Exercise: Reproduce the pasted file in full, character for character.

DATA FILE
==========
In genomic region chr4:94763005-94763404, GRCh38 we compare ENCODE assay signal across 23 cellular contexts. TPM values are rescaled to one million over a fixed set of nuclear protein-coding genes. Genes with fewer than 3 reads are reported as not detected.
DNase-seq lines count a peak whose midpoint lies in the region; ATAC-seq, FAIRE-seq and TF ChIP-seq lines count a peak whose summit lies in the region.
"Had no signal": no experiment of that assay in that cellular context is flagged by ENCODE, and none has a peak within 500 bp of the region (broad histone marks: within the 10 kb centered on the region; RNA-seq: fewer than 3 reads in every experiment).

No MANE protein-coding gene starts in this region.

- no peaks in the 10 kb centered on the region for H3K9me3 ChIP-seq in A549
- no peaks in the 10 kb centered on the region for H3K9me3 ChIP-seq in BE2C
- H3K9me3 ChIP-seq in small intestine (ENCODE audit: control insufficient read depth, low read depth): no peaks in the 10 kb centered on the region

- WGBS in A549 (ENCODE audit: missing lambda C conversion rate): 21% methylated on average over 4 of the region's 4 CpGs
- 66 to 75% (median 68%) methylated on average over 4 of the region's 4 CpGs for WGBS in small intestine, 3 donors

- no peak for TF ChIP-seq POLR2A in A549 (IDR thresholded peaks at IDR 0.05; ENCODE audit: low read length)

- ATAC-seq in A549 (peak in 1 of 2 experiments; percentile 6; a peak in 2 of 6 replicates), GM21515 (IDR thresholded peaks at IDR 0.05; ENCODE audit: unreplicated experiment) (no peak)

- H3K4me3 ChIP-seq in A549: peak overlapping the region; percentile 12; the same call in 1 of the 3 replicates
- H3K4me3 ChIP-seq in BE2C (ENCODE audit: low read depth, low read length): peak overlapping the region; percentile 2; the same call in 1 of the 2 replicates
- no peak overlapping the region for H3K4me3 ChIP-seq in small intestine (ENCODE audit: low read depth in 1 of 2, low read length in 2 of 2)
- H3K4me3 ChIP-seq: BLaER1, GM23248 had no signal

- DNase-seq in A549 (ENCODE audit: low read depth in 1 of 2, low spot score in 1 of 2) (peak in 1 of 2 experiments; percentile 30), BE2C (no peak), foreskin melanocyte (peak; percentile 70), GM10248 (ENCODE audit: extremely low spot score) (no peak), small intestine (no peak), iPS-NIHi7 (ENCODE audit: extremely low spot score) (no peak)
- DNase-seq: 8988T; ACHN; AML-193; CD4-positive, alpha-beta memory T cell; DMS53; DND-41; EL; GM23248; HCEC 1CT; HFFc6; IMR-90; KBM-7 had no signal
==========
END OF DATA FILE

In genomic region chr4:94763005-94763404, GRCh38 we compare ENCODE assay signal across 23 cellular contexts. TPM values are rescaled to one million over a fixed set of nuclear protein-coding genes. Genes with fewer than 3 reads are reported as not detected.
DNase-seq lines count a peak whose midpoint lies in the region; ATAC-seq, FAIRE-seq and TF ChIP-seq lines count a peak whose summit lies in the region.
"Had no signal": no experiment of that assay in that cellular context is flagged by ENCODE, and none has a peak within 500 bp of the region (broad histone marks: within the 10 kb centered on the region; RNA-seq: fewer than 3 reads in every experiment).

No MANE protein-coding gene starts in this region.

- no peaks in the 10 kb centered on the region for H3K9me3 ChIP-seq in A549
- no peaks in the 10 kb centered on the region for H3K9me3 ChIP-seq in BE2C
- H3K9me3 ChIP-seq in small intestine (ENCODE audit: control insufficient read depth, low read depth): no peaks in the 10 kb centered on the region

- WGBS in A549 (ENCODE audit: missing lambda C conversion rate): 21% methylated on average over 4 of the region's 4 CpGs
- 66 to 75% (median 68%) methylated on average over 4 of the region's 4 CpGs for WGBS in small intestine, 3 donors

- no peak for TF ChIP-seq POLR2A in A549 (IDR thresholded peaks at IDR 0.05; ENCODE audit: low read length)

- ATAC-seq in A549 (peak in 1 of 2 experiments; percentile 6; a peak in 2 of 6 replicates), GM21515 (IDR thresholded peaks at IDR 0.05; ENCODE audit: unreplicated experiment) (no peak)

- H3K4me3 ChIP-seq in A549: peak overlapping the region; percentile 12; the same call in 1 of the 3 replicates
- H3K4me3 ChIP-seq in BE2C (ENCODE audit: low read depth, low read length): peak overlapping the region; percentile 2; the same call in 1 of the 2 replicates
- no peak overlapping the region for H3K4me3 ChIP-seq in small intestine (ENCODE audit: low read depth in 1 of 2, low read length in 2 of 2)
- H3K4me3 ChIP-seq: BLaER1, GM23248 had no signal

- DNase-seq in A549 (ENCODE audit: low read depth in 1 of 2, low spot score in 1 of 2) (peak in 1 of 2 experiments; percentile 30), BE2C (no peak), foreskin melanocyte (peak; percentile 70), GM10248 (ENCODE audit: extremely low spot score) (no peak), small intestine (no peak), iPS-NIHi7 (ENCODE audit: extremely low spot score) (no peak)
- DNase-seq: 8988T; ACHN; AML-193; CD4-positive, alpha-beta memory T cell; DMS53; DND-41; EL; GM23248; HCEC 1CT; HFFc6; IMR-90; KBM-7 had no signal